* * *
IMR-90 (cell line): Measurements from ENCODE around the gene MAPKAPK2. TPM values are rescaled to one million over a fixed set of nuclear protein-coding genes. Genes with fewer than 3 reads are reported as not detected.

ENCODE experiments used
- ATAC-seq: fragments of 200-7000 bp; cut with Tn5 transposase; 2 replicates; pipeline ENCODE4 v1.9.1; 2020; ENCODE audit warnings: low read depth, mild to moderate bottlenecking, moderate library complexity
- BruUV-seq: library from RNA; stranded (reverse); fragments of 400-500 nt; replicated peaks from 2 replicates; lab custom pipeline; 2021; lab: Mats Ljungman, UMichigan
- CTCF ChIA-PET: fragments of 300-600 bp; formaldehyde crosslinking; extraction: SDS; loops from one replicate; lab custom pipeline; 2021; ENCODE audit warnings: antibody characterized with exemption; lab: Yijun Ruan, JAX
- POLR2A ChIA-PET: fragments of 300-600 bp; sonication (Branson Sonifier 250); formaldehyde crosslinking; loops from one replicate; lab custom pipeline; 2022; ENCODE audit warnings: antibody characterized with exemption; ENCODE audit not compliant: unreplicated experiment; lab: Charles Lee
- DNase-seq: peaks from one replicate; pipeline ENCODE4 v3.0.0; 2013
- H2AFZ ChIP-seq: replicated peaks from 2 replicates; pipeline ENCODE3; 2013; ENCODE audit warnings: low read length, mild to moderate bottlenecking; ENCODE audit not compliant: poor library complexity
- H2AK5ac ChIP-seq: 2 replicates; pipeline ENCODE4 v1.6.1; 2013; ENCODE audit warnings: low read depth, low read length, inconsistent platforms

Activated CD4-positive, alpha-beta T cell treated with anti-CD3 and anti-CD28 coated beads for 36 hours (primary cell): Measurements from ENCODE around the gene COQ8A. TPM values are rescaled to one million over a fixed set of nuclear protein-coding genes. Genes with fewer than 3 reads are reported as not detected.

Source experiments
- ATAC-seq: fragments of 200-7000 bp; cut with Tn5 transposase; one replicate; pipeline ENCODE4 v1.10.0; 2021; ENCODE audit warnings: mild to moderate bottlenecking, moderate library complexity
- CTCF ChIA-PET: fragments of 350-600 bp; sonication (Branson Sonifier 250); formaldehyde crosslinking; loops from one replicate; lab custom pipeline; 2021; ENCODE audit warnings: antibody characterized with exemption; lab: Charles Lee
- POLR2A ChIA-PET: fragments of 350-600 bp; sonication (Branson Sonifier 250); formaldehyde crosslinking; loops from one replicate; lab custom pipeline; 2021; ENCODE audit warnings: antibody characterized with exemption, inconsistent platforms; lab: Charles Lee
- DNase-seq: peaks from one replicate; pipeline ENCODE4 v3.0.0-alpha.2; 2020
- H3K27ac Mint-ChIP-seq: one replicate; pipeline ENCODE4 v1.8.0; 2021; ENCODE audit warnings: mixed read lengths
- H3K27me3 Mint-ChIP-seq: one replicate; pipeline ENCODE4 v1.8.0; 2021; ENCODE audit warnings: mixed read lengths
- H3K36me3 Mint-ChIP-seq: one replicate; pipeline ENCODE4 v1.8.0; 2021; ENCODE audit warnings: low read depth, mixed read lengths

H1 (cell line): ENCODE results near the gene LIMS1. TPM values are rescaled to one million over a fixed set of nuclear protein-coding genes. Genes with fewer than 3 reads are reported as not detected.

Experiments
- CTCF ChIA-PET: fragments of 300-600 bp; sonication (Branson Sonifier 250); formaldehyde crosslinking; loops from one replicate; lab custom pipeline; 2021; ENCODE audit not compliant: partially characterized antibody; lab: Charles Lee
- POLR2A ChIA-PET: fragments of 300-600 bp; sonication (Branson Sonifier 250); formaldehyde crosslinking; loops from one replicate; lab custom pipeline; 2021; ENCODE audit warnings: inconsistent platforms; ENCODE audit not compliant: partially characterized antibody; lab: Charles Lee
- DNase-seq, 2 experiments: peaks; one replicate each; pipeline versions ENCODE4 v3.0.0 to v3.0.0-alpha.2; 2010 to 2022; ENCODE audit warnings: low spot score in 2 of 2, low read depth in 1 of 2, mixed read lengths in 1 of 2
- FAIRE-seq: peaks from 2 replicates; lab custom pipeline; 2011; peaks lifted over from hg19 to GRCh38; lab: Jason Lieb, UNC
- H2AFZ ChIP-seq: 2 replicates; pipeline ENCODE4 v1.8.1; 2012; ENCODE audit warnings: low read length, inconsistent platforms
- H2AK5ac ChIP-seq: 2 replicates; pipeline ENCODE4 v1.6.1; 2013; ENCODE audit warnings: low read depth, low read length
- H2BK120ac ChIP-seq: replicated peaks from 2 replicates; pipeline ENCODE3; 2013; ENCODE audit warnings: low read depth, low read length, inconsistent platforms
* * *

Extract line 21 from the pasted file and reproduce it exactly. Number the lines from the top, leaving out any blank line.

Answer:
- CTCF ChIA-PET: fragments of 300-600 bp; sonication (Branson Sonifier 250); formaldehyde crosslinking; loops from one replicate; lab custom pipeline; 2021; ENCODE audit not compliant: partially characterized antibody; lab: Charles Lee